And yet, many on their third tour, they take it in stride. They don’t cower, they embrace, and explore. When former Santa Monica player Lord Charles Courtenay of Devonshire invited his former coach (Krohn) and players to Powderham Castle, his ancestral home, they get an even more imposing view of another world.
It is there, though, that it all comes out. Charlie Courtenay invites the players to sit and meditate in the old chapel, and there players are invited to share there thoughts. Pain, tears, love, and long-repressed feelings pour out.
Well-filmed with clarity and an eye for beauty by James Brown, all three RWBB films were about rugby exposing some sheltered black kids to the world. But in RWBB3, rugby is more of a backdrop. We learn the scores and see the games, but none of that - the rugby, the camaraderie between opponents, even the culture shock - is all that new to them, or perhaps to us, now. Instead, we see the movement of players from kids in school with big dreams, to seniors graduating, figuring out what that dream is.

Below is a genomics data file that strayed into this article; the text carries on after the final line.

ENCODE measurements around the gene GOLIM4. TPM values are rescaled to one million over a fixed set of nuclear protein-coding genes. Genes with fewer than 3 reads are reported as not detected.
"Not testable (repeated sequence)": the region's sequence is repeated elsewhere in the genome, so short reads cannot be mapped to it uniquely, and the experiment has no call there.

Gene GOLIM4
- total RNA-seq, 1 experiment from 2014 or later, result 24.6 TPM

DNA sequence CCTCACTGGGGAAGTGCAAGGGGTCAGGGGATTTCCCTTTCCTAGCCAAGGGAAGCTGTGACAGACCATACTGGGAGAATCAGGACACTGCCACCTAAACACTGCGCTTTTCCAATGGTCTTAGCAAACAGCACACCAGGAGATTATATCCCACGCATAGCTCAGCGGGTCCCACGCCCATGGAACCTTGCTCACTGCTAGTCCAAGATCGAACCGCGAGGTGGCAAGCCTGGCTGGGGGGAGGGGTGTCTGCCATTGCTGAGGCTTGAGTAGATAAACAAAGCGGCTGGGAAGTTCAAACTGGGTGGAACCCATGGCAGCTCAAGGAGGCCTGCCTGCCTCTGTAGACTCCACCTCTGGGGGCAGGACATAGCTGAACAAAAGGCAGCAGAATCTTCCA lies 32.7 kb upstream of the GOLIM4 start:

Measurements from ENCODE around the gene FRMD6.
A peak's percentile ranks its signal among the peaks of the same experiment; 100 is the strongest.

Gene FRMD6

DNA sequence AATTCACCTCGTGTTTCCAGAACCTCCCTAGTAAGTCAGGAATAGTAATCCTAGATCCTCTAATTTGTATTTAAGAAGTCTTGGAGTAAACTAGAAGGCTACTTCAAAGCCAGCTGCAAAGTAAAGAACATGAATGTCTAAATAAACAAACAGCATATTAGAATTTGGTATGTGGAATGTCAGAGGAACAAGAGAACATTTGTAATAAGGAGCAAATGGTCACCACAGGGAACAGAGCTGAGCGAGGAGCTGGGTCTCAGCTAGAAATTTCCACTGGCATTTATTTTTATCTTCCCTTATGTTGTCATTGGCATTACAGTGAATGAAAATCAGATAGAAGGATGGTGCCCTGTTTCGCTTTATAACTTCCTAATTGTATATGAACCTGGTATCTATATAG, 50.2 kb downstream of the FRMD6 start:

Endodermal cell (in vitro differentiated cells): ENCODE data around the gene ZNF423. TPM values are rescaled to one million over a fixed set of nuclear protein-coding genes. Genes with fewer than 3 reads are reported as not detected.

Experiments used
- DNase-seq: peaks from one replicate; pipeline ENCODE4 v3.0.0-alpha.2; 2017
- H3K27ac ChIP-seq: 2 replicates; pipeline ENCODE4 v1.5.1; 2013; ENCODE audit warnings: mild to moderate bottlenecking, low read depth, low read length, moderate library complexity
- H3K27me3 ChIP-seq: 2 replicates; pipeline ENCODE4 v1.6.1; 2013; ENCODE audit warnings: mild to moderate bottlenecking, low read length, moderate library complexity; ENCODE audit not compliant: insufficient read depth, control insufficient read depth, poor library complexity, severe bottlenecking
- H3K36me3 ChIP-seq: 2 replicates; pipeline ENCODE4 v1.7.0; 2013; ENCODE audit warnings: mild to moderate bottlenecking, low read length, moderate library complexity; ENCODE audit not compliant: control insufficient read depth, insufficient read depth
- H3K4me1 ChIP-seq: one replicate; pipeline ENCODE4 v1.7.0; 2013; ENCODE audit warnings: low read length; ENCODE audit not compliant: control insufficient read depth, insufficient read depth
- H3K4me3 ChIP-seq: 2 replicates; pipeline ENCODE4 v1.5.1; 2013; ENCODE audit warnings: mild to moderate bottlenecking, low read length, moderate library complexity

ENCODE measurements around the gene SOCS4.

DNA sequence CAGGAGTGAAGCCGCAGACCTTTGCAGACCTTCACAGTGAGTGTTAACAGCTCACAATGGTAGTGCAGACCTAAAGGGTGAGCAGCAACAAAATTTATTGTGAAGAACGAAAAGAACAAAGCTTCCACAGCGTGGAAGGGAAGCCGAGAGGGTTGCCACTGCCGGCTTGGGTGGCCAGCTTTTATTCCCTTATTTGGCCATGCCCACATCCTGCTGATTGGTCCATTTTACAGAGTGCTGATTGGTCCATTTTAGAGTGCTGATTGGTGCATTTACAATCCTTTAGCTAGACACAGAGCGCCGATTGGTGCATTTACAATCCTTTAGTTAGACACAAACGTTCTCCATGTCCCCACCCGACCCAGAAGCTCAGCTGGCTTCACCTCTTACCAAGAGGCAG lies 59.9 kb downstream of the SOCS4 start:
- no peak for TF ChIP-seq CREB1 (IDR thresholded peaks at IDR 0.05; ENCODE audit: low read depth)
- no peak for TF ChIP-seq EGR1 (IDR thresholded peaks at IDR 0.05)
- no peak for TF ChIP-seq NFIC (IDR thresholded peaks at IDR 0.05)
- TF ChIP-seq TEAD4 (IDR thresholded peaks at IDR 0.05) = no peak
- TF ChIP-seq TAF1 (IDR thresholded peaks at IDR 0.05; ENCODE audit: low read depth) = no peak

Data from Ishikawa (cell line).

Cameron Griffin is off to his football scholarship at UCLA. That’s a pathway that seems set, and Griffin is a quiet part of the film as a result. He’s solid, comfortable, confident. But for the others it’s a little different. They are on tour as they hear about college decisions. Not everyone hears what he or she wants. “We are sorry to inform you blah blah blah,” says one player. KIds learn that "you can be anything you want" is true, but only kind of true. You can be anything you want, maybe just not right now.